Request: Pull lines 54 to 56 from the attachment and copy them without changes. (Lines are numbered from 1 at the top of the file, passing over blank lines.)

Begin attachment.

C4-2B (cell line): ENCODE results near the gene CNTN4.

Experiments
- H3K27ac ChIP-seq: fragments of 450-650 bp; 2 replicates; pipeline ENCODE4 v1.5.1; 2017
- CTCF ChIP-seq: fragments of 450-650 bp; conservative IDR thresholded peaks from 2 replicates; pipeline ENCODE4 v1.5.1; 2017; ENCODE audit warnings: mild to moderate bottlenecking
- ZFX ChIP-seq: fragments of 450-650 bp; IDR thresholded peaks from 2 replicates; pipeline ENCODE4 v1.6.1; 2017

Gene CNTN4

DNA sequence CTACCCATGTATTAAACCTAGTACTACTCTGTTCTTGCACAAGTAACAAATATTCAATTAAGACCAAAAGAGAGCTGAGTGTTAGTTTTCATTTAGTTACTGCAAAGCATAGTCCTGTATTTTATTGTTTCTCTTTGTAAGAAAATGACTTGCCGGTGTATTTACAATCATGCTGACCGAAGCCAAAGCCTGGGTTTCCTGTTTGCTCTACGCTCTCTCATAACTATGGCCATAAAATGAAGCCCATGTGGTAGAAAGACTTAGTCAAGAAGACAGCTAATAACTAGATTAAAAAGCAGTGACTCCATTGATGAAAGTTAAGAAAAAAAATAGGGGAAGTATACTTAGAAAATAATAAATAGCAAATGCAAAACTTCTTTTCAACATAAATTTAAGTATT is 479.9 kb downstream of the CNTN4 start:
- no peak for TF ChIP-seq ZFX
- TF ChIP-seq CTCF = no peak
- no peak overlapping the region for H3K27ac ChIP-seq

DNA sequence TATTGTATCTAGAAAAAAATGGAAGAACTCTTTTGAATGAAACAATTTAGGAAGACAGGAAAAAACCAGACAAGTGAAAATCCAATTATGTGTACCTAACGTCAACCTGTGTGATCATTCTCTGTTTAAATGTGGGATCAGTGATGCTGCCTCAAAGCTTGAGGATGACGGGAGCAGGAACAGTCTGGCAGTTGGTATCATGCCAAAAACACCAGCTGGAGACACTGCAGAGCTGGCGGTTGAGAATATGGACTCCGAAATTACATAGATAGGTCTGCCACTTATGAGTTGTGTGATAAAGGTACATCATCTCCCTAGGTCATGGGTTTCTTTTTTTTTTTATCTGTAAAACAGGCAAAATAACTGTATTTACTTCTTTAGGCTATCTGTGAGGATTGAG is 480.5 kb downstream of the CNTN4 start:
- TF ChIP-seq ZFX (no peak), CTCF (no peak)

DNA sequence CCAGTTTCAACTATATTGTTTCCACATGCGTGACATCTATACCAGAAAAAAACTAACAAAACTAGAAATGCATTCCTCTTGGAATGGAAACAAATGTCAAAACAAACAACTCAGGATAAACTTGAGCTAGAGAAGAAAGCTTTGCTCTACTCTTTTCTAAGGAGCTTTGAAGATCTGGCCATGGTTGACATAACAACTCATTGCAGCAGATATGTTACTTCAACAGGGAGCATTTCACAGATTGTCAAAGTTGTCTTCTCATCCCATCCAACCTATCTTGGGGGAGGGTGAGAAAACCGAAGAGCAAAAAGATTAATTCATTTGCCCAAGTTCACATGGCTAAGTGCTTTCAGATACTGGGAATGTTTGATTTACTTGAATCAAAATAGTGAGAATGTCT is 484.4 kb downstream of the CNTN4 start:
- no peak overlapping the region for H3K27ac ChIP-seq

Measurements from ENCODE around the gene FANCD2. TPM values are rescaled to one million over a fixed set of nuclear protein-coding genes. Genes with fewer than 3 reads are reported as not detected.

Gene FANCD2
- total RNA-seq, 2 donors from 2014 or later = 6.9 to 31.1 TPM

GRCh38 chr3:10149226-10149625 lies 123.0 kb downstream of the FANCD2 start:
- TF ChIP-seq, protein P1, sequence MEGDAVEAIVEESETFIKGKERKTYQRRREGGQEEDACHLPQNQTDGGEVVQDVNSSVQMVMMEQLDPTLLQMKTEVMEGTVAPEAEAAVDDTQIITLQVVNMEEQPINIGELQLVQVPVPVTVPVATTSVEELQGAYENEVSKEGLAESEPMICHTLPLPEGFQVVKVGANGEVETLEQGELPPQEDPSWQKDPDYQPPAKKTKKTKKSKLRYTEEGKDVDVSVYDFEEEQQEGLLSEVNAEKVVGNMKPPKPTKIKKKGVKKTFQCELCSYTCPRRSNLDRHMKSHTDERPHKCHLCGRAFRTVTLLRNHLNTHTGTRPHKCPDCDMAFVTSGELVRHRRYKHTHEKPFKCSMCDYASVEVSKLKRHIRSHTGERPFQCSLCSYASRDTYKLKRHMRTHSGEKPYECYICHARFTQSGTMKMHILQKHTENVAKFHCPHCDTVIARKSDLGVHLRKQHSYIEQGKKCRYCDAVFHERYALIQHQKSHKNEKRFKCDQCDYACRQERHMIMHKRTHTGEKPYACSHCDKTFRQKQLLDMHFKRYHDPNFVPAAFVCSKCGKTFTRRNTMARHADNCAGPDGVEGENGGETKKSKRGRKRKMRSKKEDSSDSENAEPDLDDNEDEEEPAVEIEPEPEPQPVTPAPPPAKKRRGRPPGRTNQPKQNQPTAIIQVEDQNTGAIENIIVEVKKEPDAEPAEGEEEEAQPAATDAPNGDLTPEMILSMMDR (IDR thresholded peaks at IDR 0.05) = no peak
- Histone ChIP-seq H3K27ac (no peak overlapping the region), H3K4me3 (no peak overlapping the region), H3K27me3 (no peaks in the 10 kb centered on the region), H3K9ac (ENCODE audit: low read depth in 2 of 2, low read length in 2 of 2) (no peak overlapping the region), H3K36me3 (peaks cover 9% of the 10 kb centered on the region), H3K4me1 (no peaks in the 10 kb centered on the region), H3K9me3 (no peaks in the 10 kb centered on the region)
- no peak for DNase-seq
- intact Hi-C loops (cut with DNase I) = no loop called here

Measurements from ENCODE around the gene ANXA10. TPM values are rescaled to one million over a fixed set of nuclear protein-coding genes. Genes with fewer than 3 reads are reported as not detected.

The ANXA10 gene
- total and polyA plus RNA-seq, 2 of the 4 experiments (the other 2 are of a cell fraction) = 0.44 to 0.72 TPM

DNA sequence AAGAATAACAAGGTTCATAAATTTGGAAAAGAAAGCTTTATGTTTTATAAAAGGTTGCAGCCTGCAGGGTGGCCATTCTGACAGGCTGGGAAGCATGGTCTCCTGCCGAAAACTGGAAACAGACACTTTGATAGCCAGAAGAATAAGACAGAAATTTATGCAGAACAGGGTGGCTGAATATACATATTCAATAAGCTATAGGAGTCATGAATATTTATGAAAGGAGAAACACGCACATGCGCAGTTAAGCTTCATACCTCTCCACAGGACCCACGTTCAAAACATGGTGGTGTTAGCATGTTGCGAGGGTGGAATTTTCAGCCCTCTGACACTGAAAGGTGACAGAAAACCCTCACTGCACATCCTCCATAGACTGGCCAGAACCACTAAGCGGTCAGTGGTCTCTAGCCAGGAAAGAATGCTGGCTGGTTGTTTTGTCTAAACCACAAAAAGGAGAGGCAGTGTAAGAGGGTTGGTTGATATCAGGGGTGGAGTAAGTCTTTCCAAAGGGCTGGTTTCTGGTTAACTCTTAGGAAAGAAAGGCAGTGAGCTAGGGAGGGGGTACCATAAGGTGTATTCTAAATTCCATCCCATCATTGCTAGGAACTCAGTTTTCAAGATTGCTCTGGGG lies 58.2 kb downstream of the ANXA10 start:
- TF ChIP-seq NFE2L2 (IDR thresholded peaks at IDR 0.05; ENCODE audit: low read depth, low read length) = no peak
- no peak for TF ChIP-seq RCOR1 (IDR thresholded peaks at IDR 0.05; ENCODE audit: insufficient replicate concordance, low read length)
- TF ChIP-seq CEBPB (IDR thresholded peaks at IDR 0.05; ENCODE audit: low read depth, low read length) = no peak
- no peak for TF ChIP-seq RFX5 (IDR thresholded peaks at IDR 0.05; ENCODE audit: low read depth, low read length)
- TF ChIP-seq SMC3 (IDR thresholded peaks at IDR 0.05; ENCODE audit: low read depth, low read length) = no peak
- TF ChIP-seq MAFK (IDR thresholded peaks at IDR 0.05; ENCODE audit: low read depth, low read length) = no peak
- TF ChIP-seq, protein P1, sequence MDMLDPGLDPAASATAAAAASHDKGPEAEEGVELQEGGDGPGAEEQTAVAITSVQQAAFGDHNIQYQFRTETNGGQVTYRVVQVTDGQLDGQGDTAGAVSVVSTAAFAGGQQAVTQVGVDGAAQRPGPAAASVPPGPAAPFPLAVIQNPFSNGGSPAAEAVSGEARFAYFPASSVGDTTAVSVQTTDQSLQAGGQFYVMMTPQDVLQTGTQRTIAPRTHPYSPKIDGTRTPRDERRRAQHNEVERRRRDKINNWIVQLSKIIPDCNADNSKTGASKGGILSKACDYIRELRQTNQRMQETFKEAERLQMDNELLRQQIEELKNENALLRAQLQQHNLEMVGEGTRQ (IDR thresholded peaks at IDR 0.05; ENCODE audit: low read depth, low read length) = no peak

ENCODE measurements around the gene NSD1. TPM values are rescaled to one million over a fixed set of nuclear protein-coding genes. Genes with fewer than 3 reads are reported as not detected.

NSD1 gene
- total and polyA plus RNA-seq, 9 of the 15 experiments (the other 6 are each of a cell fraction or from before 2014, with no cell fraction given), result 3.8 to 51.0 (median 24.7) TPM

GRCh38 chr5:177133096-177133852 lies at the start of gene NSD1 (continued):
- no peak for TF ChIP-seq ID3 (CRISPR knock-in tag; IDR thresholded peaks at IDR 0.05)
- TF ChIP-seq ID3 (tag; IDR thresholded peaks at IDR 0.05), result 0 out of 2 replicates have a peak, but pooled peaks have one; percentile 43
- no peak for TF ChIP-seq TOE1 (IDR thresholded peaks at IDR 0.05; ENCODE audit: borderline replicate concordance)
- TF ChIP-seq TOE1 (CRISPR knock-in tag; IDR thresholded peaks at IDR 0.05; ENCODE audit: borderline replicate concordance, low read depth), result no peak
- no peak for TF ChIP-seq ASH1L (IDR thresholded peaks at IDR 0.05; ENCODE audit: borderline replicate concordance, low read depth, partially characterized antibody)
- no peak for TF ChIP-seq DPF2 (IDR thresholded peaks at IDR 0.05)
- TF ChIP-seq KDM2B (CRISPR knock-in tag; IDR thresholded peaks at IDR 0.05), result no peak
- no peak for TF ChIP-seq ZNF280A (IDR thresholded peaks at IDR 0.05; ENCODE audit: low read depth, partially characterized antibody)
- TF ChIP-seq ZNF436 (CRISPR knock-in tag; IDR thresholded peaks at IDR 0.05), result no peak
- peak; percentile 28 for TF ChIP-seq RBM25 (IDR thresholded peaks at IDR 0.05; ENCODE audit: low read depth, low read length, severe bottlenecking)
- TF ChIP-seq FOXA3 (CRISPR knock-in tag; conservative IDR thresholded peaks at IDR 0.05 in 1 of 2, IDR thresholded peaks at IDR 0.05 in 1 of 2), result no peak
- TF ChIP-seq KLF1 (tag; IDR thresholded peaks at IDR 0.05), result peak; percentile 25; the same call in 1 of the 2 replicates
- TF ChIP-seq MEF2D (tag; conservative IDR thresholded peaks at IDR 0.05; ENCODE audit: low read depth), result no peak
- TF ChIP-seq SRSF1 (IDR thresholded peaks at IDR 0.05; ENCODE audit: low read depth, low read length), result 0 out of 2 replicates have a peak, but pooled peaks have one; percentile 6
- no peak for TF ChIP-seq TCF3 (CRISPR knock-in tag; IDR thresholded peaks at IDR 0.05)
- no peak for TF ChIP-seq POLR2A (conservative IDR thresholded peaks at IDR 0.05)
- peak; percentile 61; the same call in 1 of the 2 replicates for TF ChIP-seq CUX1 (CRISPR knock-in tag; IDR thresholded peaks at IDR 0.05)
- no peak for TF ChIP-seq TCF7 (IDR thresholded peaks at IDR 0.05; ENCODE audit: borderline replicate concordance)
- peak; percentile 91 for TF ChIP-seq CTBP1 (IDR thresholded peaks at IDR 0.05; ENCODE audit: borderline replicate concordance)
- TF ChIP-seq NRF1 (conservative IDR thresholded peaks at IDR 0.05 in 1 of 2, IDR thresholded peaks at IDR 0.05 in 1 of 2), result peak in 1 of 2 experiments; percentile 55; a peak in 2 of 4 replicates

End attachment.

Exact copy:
- peak; percentile 61; the same call in 1 of the 2 replicates for TF ChIP-seq CUX1 (CRISPR knock-in tag; IDR thresholded peaks at IDR 0.05)
- no peak for TF ChIP-seq TCF7 (IDR thresholded peaks at IDR 0.05; ENCODE audit: borderline replicate concordance)
- peak; percentile 91 for TF ChIP-seq CTBP1 (IDR thresholded peaks at IDR 0.05; ENCODE audit: borderline replicate concordance)